Fuchs EJ, Lee LA, Torbenson MS, et al. Hyperosmolar sexual lubricant causes epithelial damage in the distal colon: potential implication for HIV transmission. Journal of Infectious Disease. 2007;195:703–10.
Begay O, Jean-Pierre N, Abraham CJ, et al. Identification of personal lubricants that can cause rectal epithelial cell damage and enhance HIV type 1 replication in vitro. AIDS Res Hum Retrovir. 2011;27(9):1019–24.
World Health Organization. Use and procurement of additional lubricants for male and female condoms: WHO/UNFPA/FHI360 advisory note 2012 [7 July 2015]. http://apps.who.int/iris/bitstream/10665/76580/1/WHO_RHR_12.33_eng.pdf
Moench TR, Mumper RJ, Hoen TE, Sun M, Cone RA. Microbicide excipients can greatly increase susceptibility to genital herpes transmission in the mouse. BMC Infect Dis. 2010;10:331.
Cunha AR, Machado RM, Palmeira-de-Oliveira A, Martinez de-Oliveira J, das Neves J, Palmeira-de-Oliveira R. Characterization of commercially available vaginal lubricants: a safety perspective. Pharmaceutics. 2014;6:530–42.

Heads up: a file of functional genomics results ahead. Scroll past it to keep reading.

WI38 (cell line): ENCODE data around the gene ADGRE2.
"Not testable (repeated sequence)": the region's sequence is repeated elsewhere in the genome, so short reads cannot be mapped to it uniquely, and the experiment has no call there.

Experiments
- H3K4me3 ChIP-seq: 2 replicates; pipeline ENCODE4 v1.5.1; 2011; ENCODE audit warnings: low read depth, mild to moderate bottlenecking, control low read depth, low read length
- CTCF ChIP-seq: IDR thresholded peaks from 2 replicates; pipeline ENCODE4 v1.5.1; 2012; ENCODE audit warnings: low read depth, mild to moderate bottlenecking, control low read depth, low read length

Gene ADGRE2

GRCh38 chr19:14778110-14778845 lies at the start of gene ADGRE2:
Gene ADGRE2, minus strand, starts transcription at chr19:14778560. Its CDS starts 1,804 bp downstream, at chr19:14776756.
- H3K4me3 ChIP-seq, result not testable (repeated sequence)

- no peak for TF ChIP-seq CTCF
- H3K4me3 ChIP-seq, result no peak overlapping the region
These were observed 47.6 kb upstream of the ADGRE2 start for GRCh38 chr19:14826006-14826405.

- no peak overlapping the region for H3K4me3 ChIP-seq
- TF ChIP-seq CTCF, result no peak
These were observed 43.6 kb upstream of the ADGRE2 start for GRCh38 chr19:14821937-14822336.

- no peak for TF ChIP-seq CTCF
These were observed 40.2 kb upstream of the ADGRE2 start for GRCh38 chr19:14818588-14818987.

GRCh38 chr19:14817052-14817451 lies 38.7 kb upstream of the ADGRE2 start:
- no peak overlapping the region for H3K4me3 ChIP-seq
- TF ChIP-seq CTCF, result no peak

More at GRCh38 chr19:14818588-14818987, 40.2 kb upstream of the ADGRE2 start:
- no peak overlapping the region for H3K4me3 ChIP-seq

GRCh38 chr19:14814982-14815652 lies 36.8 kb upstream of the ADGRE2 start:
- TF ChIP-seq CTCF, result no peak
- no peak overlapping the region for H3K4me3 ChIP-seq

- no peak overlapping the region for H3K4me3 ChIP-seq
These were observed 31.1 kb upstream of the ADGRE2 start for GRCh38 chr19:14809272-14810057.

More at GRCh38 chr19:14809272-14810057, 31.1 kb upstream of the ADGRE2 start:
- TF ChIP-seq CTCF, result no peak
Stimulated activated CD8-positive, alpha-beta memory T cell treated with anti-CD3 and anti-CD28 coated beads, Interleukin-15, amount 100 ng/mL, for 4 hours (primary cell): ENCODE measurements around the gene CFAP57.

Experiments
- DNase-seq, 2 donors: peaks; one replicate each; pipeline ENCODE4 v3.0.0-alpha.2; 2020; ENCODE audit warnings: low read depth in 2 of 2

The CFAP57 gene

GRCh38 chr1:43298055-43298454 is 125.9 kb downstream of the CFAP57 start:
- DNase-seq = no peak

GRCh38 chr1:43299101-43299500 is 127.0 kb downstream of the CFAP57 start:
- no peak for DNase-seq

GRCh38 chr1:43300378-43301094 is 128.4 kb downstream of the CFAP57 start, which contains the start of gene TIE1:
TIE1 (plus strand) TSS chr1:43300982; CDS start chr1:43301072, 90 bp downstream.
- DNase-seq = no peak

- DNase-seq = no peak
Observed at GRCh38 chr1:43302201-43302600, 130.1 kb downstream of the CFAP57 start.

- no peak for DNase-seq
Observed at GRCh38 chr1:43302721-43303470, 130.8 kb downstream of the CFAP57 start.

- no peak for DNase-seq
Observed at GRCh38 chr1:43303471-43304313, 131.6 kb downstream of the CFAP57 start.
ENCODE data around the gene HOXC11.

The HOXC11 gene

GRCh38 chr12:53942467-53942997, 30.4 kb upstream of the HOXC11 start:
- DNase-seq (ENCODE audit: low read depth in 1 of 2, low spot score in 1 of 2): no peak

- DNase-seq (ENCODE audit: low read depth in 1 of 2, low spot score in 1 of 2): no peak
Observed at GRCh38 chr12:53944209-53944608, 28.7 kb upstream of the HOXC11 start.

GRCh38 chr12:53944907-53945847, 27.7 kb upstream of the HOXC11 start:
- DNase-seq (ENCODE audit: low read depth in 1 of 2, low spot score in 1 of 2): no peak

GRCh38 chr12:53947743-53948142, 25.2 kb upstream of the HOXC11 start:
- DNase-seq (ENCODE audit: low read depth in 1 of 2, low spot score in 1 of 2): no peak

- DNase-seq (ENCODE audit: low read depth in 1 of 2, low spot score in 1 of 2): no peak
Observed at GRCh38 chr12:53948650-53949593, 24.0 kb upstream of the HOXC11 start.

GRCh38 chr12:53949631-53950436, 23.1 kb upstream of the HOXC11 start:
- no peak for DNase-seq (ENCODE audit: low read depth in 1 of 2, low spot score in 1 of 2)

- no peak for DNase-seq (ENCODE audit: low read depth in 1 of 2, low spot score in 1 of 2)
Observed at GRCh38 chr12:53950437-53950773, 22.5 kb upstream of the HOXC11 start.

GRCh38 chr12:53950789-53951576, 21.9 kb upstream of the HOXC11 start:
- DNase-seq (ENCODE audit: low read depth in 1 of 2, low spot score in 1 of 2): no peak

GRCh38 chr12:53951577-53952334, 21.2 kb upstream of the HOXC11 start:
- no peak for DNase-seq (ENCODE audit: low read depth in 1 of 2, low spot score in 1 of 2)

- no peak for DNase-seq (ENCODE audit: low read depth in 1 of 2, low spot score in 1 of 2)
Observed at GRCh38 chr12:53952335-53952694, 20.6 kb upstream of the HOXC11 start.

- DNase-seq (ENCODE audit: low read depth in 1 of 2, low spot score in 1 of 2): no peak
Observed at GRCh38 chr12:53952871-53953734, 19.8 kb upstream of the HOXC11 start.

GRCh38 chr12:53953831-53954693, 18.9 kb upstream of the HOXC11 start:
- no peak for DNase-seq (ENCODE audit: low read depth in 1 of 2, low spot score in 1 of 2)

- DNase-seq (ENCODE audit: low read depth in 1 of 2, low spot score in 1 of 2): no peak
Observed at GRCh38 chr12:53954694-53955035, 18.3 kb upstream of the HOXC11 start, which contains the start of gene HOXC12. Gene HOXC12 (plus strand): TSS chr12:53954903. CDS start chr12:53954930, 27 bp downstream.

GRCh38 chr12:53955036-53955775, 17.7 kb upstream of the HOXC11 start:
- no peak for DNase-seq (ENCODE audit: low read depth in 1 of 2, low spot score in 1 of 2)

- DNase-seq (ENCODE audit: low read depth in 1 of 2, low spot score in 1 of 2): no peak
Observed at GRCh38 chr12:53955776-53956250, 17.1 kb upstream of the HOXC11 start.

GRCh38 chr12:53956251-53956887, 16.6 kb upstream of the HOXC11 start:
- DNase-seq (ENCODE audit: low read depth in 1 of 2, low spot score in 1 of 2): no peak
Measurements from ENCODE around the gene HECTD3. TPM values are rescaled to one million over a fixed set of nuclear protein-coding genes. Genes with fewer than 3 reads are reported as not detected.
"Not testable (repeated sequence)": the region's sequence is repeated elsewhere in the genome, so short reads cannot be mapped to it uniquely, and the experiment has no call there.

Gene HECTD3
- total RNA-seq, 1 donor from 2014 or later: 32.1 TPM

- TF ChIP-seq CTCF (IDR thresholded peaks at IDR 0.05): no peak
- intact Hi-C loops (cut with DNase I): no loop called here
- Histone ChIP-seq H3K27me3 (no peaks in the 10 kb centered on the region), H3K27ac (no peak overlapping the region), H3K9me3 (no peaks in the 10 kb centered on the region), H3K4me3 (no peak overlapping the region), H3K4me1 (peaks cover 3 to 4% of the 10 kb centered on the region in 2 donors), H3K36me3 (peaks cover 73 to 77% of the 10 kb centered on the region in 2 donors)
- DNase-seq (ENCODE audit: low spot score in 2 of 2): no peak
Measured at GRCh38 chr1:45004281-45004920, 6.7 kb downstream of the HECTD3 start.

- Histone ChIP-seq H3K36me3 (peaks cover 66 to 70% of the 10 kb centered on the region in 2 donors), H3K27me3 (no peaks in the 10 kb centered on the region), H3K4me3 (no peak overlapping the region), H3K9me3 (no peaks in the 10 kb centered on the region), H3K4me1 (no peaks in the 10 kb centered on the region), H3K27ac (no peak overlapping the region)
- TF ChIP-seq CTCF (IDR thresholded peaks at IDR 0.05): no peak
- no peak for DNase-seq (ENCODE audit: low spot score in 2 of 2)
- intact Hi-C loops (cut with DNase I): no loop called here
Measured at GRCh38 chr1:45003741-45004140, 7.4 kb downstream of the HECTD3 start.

Steiner AZ, Long DL, Tanner C, Herring AH. Effect of vaginal lubricants on natural fertility. Obstet Gynecol. 2012;120:44–51.
Kutteh WH, Chao CH, Ritter JO, Byrd W. Vaginal lubricants for the infertile couple: effect on sperm activity. Int J Fertil Menopausal Stud. 1996;41:400–4.
Anderson L, Lewis SE, McClure N. The effects of coital lubricants on sperm motility in vitro. Hum Reprod. 1998;13:3351–6.
Sandhu RS, Wong TH, Kling CA, Chohan KR. In vitro effects of coital lubricants and synthetic and natural oils on sperm motility. Fertil Steril. 2014;101:941–4.
Ellington J, Daugherty S. Prevalence of vaginal dryness in trying to conceive couples. Fertil Steril. 2003;79(Supp 2):21–2.